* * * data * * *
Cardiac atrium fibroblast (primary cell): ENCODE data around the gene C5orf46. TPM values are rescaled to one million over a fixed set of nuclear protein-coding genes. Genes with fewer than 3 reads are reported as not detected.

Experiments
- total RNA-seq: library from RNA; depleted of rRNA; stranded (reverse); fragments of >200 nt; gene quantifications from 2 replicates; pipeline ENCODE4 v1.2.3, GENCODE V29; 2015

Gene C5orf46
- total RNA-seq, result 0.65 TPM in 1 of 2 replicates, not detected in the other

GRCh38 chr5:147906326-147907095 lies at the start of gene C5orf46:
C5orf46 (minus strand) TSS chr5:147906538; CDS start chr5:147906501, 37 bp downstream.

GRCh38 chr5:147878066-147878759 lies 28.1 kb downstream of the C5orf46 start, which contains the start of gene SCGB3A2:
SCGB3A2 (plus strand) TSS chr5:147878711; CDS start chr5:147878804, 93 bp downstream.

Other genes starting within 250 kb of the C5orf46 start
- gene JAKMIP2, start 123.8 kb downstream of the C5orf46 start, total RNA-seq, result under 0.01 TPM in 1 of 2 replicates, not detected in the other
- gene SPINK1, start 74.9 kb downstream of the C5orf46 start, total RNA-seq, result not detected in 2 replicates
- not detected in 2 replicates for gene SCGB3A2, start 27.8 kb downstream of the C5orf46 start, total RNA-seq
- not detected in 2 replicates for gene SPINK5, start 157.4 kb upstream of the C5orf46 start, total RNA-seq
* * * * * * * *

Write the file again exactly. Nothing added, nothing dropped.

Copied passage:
Cardiac atrium fibroblast (primary cell): ENCODE data around the gene C5orf46. TPM values are rescaled to one million over a fixed set of nuclear protein-coding genes. Genes with fewer than 3 reads are reported as not detected.

Experiments
- total RNA-seq: library from RNA; depleted of rRNA; stranded (reverse); fragments of >200 nt; gene quantifications from 2 replicates; pipeline ENCODE4 v1.2.3, GENCODE V29; 2015

Gene C5orf46
- total RNA-seq, result 0.65 TPM in 1 of 2 replicates, not detected in the other

GRCh38 chr5:147906326-147907095 lies at the start of gene C5orf46:
C5orf46 (minus strand) TSS chr5:147906538; CDS start chr5:147906501, 37 bp downstream.

GRCh38 chr5:147878066-147878759 lies 28.1 kb downstream of the C5orf46 start, which contains the start of gene SCGB3A2:
SCGB3A2 (plus strand) TSS chr5:147878711; CDS start chr5:147878804, 93 bp downstream.

Other genes starting within 250 kb of the C5orf46 start
- gene JAKMIP2, start 123.8 kb downstream of the C5orf46 start, total RNA-seq, result under 0.01 TPM in 1 of 2 replicates, not detected in the other
- gene SPINK1, start 74.9 kb downstream of the C5orf46 start, total RNA-seq, result not detected in 2 replicates
- not detected in 2 replicates for gene SCGB3A2, start 27.8 kb downstream of the C5orf46 start, total RNA-seq
- not detected in 2 replicates for gene SPINK5, start 157.4 kb upstream of the C5orf46 start, total RNA-seq